I'm still debating closing this website down, or else turning it into a simple "updates on my life" blog only, while doing my serious writing elsewhere. I even have a new site started where we've been writing, taking all the posts on this one. If I go that route, most of the posts on this site will be deleted, though I've already saved all of them and will probably re-publish them--at least the good ones--on my other sites. I mentioned all of this in my previous set of quick-takes which has since been accidentally deleted. To re-hash, since I'm hopefully soon going to be looking for employment (as soon as I finish this accursed doctorate), it's probably best to not have my name associated with every "contentious" opinion which I publish on the internet.

Now, I grant that I would rather not work for someone who will make my life miserable on account of my being an outspoken conservative Catholic. However, there are quite a few imaginable scenarios in which being this hurts my chances of getting employed, but wouldn't have really impacted the quality of my life at work had I been employed. To use an example, I've interviewed with a handful of recruiters who have done campus visits. None of these people would have likely been my actual boss (or colleague) had I been hired by their organizations, nor are they making the final hiring decisions. However, they would be the ones to refer me (positively, negatively, or not at all) to the people who actually would be my potential bosses. I can see one of these middlemen's quietly deciding not to refer me for employment on the basis of my holding a number of unpopular decisions. They might even justify it by saying something along the lines of, "gee, a person who writes that on his blog may not be very tolerant in the workplace, therefore may not be a good hire because he may hurt moral/not get along with the various diverse members of his team/etc."

Meanwhile, if they were to ask any of the various diverse people with whom I work right now what their opinion of me as a person and as a colleague is, they'd get back reasonably glowing reviews.

Suffice it to say that I may be keeping this blog open for "personal updates" in quick-take form, but that the political/religious/moral opinions will likely be going elsewhere, and elsewhere not associated with my name per se. I probably shouldn't have invited my co-blogger to start writing here if we're just going to go elsewhere, but both of us are at peace with this. I'm also not going to openly leave a forwarding address here, but those of you who are clever will be able to find our new home.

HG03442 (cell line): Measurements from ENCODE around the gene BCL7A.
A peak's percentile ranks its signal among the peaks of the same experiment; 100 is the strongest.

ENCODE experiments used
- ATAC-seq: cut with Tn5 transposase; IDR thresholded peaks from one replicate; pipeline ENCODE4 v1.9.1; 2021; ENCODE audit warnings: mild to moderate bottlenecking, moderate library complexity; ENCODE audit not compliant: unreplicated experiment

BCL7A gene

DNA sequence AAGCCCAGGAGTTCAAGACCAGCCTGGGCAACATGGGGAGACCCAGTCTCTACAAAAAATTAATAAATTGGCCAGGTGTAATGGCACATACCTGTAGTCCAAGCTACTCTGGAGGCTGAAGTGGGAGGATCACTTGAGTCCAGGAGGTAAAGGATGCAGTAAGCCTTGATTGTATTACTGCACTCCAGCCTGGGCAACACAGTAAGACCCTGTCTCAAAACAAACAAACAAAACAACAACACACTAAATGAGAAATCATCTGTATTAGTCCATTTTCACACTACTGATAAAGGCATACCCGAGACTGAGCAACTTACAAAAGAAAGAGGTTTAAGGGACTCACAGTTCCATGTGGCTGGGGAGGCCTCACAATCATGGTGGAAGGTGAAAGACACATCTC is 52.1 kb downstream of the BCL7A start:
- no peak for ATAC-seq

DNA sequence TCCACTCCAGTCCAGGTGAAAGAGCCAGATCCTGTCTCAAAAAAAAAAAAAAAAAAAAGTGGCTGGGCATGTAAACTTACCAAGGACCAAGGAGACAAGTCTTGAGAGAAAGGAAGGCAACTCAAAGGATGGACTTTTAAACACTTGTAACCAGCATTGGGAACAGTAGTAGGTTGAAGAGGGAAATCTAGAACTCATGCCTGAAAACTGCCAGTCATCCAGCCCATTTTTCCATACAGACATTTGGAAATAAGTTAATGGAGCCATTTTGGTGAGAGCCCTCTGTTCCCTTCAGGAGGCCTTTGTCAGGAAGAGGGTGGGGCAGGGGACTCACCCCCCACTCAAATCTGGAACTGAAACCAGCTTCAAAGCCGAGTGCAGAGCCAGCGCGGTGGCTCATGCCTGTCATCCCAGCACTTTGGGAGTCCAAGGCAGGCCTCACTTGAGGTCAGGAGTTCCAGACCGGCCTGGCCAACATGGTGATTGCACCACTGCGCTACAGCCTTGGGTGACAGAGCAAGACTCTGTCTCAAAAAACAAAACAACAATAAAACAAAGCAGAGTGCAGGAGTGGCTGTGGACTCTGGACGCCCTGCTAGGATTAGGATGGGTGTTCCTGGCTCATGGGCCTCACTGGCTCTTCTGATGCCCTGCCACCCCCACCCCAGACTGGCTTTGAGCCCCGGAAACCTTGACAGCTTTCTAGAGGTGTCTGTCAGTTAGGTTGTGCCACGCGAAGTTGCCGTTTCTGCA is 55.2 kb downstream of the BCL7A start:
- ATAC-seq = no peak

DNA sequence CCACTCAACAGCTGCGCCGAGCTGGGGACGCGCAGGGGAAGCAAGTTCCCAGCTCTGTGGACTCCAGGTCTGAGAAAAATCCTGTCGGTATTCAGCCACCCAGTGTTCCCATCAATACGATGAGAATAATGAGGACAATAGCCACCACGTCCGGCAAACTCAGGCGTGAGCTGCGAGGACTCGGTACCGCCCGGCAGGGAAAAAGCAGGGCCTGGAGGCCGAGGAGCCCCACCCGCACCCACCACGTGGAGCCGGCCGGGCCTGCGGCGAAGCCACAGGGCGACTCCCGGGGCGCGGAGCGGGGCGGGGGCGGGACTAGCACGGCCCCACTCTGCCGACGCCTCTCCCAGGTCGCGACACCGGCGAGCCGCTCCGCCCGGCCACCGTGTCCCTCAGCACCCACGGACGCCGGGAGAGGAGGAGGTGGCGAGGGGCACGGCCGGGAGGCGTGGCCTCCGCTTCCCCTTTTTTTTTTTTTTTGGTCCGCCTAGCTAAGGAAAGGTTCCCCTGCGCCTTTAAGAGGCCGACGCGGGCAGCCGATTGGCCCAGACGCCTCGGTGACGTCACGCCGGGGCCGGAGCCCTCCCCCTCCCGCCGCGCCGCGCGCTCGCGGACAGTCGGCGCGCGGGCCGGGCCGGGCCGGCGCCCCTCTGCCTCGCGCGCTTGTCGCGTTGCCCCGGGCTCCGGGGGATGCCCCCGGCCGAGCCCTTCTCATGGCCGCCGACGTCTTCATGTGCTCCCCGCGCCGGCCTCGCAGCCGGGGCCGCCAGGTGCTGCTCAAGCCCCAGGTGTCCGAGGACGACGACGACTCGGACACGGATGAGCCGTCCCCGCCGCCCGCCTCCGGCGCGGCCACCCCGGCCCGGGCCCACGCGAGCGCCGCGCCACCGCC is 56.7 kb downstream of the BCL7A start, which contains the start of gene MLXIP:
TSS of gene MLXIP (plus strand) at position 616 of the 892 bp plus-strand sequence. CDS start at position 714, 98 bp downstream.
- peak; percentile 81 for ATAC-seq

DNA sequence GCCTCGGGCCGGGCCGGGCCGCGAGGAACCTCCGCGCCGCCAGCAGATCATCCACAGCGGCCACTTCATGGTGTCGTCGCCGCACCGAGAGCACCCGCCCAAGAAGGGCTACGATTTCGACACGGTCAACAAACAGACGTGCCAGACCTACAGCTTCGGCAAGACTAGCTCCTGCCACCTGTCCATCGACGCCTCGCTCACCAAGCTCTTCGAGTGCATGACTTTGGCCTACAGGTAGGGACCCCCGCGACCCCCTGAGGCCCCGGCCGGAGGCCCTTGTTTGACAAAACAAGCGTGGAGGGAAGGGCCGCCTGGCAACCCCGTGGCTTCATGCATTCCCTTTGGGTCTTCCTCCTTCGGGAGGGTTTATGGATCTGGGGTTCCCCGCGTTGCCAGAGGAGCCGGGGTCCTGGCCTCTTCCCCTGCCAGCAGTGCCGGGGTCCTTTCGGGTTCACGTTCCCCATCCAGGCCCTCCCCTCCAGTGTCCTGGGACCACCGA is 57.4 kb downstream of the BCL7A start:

Of course, I will be at work when this is published today. It's kind of taken the form of a "missive," which is not unusual for my writing, I suppose. After work, I have some house-cleaning to do, both digitally and in helping my wife to organize our apartment in preparation for moving. And like I've said, I'm at peace with moving most of my stuff from here, it's only a precaution, and possibly not a necessary one; it's not like running to the "catacombs" (if you know what I mean) or anything.

And P.S. don't link to me by name unless it's to a site where I'm writing by name. It's not that I want to be anonymous, I just don't need every potential employer who tries to find out what public things I write in my private life needs to easily succeed in this endeavor.


Seven Quick Takes Friday is hosted by Mrs Jennifer Fulwiler at her Conversion Diary blog.

Friday, July 12, 2013

Seven Quick Takes Friday (v. 64): What I Did During the Test

Proctoring exams is not my favorite part of the teaching job (though grading the exams is worse by far). Almost inevitably, there are a handful of students who are asking questions in the hope that I will give away the answers to the problems posed. There are also a number of people who ask incessantly how much time is left, and a few people who would rather complain about the test length and how there isn't enough time to finish it (which is not true) than to actually work on attempting to finish the test.

Therefore, I gave little updates on the board as the test progressed. Here are some of them.

The exam is long,
The test time is rather short:
Better get started.

Diligence and haste
Are watchwords for this test:
Work efficiently!


Talking is cheating,
Don't seek help from your neighbors--
This is an exam.

No phones are allowed
Texting is worse than talking:
Don't seek outside help.

That foreboding sense
Which you feel deep in your soul--
It's called despair.

Many have taken
An exam more difficult--
But you shall not pass!

Be quick but thorough
On this your grade will depend
You have but one hour.

You spirit is broken
Morale is starting to wane:
You're only half way.
To finish the test,
Concentrate on the questions.
The board will waste time.

If you're reading this,
Note that distractions slow you--
You need to focus.

Seven minutes left
Make any graphs you need
Finish your answers.

Four minutes ago,
This was actually right,
Now you have three left.


The test time is up,
Put your names on your papers.
Now give them to me.

Summer sets in now,
Leave here with the memory
Of battles well fought.


Seven Quick Takes Friday is hosted by Mrs Jennifer Fulwiler at her Conversion Diary blog.

Friday, May 31, 2013

Seven Quick Takes Friday (v. 63)

I stumbled across this column by Miss Eve Tushnet, a Catholic woman whom experiences same-sex attraction, defending the Church's teachings on sexuality: